How To Get Rid of Aphids on Plants
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How To Get Rid of Aphids on Plants

When many of us hear the term “insect control,” we think of dangerous, unpleasant-smelling chemicals that can hurt plants, animals, and people. And while yes, you can employ these to get rid of your garden of aphids, there are some natural, much less problematic ways to care for your plants and garden.

If you’re not sure which method is best for you, consider reading the steps for each option to decide which is reasonable and most appropriate for your situation.

What Are Aphids?

aphids on rose petals
Image credits: jggrz via Pixabay

Aphids are small insects with soft bodies that feed on your garden plants. In small numbers, they probably won’t do much damage, but more often than not, they come in large numbers. When they do, they’re guilty of weakening plants, killing flowers, and destroying fruit.

They multiple quickly, too, so once you spot them, you’ve got to act fast to keep them from causing a full invasion of your garden.

What You Need for Getting Rid of Aphids

spray bottler
Image credits: squirrel photos via Pixabay

Depending on which method you choose to employ, you may need any of the following items to get rid of aphids from your plants. See supplies needed for each method offered to determine which is best for you.

Apart from the strictly natural methods (water, hand-picking, pruning), test your homemade sprays on a small part of the plant in the morning and watch it for a few days. This can help prevent causing damage to more sensitive plants.

Method 1: Water

garden hose
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The most natural way to get rid of aphids on your plants is simple. Grab your garden hose and start spraying. Clear away the aphids with a steady stream of water. Ideally, do this early in the season before there’s a full-on infestation in your garden.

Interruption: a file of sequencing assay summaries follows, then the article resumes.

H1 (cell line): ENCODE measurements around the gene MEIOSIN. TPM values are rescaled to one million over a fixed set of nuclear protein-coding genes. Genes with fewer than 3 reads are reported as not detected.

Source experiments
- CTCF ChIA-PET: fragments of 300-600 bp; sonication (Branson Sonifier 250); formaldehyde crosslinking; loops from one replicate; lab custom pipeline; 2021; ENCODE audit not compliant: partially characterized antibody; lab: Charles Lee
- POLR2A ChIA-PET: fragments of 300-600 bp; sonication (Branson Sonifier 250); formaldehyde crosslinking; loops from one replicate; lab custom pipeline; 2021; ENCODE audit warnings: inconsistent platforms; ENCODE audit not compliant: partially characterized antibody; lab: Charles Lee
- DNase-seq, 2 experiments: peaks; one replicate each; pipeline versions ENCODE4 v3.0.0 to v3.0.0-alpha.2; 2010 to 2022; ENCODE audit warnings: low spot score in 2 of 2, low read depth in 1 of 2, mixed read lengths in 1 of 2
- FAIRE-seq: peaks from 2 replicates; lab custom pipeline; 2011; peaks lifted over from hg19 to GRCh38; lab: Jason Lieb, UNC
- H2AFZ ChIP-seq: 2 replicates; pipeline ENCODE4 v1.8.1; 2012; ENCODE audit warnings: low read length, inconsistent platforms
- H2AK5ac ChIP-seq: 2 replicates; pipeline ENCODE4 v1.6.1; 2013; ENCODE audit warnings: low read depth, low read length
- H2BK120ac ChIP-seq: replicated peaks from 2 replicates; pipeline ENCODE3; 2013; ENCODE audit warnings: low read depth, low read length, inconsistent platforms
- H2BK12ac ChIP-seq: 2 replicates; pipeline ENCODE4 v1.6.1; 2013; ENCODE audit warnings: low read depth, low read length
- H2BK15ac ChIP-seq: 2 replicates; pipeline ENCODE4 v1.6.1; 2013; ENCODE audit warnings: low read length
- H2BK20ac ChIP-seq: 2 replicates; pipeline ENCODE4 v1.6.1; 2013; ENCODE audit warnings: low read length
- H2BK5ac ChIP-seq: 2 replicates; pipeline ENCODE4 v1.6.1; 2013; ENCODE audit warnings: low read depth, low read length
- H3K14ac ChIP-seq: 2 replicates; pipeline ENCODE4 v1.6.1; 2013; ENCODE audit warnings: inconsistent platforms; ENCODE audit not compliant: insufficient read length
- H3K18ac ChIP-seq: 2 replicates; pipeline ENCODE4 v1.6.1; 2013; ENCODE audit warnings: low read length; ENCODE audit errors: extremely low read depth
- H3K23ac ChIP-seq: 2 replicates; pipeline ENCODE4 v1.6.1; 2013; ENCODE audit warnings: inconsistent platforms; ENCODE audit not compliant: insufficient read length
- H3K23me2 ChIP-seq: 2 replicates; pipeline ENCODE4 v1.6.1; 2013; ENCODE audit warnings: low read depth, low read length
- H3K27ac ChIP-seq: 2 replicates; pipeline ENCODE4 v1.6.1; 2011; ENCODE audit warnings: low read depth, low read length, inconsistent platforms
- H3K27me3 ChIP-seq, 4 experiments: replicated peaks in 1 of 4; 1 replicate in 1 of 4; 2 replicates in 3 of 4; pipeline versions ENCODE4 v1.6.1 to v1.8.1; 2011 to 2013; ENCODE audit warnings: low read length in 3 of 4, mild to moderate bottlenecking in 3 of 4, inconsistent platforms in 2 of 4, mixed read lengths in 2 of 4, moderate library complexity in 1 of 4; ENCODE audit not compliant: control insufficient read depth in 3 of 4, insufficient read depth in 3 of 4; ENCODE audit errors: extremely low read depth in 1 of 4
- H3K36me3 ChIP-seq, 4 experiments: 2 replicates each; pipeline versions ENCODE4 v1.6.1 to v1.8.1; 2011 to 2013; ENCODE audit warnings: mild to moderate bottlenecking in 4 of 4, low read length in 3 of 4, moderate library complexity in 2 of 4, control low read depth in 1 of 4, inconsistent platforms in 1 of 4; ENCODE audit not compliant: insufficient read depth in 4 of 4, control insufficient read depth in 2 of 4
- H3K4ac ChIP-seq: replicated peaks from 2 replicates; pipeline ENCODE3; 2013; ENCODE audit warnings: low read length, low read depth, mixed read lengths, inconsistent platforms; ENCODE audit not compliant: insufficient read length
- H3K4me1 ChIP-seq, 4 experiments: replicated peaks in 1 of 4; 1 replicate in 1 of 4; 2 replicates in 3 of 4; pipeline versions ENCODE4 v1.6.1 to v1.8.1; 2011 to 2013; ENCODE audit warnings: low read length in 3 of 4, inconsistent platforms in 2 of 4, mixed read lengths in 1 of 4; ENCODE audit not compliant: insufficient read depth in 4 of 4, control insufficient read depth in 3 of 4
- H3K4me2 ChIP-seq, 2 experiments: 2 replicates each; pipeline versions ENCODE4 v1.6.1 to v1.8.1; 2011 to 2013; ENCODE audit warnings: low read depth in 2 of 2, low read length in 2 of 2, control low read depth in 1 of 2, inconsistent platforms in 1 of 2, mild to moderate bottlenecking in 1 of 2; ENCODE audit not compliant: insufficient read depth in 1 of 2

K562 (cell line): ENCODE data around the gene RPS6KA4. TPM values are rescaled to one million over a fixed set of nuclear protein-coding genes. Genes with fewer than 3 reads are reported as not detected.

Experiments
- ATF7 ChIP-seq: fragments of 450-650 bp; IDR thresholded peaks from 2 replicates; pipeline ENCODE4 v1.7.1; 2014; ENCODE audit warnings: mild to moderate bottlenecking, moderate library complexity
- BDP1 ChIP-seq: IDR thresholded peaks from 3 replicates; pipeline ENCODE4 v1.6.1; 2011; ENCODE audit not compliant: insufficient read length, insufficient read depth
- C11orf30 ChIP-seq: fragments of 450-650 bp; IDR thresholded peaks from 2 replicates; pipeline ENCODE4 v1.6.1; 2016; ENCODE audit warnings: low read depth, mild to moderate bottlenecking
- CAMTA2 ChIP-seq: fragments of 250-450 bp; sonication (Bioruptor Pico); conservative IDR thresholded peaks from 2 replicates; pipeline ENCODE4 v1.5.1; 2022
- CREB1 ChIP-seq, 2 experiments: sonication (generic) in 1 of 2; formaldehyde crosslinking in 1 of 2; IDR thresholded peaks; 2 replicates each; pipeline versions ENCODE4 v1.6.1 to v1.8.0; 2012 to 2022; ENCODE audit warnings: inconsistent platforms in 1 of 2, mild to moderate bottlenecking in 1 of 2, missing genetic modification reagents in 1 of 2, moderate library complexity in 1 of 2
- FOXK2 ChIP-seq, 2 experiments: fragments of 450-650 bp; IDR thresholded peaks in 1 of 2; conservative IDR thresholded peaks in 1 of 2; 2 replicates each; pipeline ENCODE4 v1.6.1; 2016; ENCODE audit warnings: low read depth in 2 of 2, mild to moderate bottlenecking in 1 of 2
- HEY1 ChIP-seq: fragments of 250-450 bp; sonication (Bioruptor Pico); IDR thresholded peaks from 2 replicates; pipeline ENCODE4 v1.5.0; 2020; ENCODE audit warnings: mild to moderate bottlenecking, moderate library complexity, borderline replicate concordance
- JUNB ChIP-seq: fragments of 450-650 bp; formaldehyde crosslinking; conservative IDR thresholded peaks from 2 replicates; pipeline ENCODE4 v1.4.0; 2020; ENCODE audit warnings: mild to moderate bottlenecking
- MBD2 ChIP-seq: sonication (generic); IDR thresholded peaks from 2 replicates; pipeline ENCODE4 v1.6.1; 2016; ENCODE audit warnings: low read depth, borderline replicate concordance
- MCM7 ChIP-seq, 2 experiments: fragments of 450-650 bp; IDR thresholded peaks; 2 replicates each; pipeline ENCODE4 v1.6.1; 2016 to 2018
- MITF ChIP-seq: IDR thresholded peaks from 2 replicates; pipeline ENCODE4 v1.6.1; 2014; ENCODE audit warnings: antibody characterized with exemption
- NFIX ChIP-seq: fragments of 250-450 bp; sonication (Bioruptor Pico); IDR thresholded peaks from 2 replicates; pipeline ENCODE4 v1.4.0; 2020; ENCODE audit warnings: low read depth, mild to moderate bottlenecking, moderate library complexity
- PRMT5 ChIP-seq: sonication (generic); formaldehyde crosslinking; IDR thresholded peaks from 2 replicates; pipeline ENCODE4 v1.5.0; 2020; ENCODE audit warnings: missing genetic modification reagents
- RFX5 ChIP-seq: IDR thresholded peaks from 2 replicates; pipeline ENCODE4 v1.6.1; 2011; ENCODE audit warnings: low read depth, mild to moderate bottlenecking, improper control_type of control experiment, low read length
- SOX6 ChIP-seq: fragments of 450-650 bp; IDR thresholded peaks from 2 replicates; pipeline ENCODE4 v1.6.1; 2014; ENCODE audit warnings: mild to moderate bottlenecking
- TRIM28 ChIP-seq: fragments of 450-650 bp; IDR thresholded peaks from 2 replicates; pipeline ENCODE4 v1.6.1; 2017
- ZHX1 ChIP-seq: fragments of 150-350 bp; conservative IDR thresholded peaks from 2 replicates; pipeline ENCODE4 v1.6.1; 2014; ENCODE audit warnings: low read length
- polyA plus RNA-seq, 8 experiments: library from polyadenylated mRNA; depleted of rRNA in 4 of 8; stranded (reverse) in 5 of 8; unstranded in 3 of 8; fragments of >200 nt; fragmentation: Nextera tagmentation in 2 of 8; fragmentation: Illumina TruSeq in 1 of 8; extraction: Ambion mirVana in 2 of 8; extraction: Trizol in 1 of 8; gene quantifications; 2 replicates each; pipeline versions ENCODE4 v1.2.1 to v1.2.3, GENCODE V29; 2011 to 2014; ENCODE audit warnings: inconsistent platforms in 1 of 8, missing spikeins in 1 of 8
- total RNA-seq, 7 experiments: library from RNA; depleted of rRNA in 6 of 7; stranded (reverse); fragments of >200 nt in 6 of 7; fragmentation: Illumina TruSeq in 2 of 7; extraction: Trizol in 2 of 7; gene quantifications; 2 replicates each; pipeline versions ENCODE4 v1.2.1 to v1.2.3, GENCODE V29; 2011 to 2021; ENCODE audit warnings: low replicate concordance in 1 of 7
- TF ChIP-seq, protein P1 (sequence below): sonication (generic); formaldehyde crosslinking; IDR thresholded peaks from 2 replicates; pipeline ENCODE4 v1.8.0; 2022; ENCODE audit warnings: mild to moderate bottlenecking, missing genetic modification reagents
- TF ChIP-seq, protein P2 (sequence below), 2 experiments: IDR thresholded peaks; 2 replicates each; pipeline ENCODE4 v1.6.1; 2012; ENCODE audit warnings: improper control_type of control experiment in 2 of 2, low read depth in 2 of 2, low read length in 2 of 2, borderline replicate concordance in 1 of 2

Note: This isn’t a great method for younger or more delicate plants as the blasts of water may harm them.

Method 2: Hand-Picking

garden gloves
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The next most natural method is using your hands. Put on some garden gloves and knocks the aphids on the stems, flowers, leaves, etc., into a bucket of sudsy water. The water and soap combo will kill them.

Method 3: Pruning

pruning sheers
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If you prefer – and don’t have a full-on infestation yet – you can simply prune away the affected areas.

Method 4: Neem Oil

neem oil
Image credits: Ninetechno via Pixabay

Neem oil is an organic option that works as a natural repellent for insects, including aphids. You can spray the plants with a neem oil spray or dilution.

Be aware, however, that this method may also chase off the beneficial insects from your garden.

Method 5: Ladybugs and Green Lacewings

ladybugs eating aphids
Image credits: jggrz via Pixabay

Aphids have natural predators in the insect kingdom, like ladybugs and green lacewing larvae. You can purchase the eggs for both species to release into your garden for the best results.

Method 6: Bird Sanctuary

bird eating insect
Image credits: Mollyroselee via Pixabay

Aphids also make a tasty snack for our fine-feathered friends. So, if you’re game, you can turn your garden into a bird sanctuary. The birds will come and find a smorgasbord of aphid crunchies and naturally help you get rid of them for you.

Method 7: Soap and Water

soap suds in blue bucket
Image credits: Rebecca Matthews via Pixabay

You can make your aphid spray using soap and water. Mix a few tablespoons of castile soap into a 2-gallon bucket. Fill your spray bottle and go to town on those plants! Spray directly onto the aphids for best results – as the more potent the soap is, the more quickly the aphids die.

This method doesn’t harm birds or your plants.

Method 8: Essential Oils

essential oils
Image credits: silviarita via Pixabay

You can also create your own essential oil aphid spray. Use 5 drops of each following in a small spray bottle filled with water: peppermint, rosemary, thyme, and clove. Cap and shake thoroughly, then spray onto adult aphids, eggs, and larvae.

Method 9: Rubbing Alcohol

rubbing alcohol solution
Image credits: Brett Jordan via Unsplash

You can also use isopropyl alcohol (rubbing alcohol) dilution to kill off aphids. Be sure to find ethanol (grain alcohol) if at all possible or alcohol that doesn’t contain any additives.

Mix 5 cups of water and 2 cups of 70% alcohol with 1 tablespoon of castile soap into a spray bottle. Spray directly on the aphid adults, larvae, eggs, and affected areas of plants for best results.

To Sum Up

Insect infiltration can be dangerous for your garden, but thankfully, you can apply some safe methods to kill them off and keep your plants safe. Try any of the methods above that suit your capabilities and level of care for your garden.

Pay attention to the cautions, and always test the solution on a small area of the garden before fully committing to something like neem oil or rubbing alcohol solutions.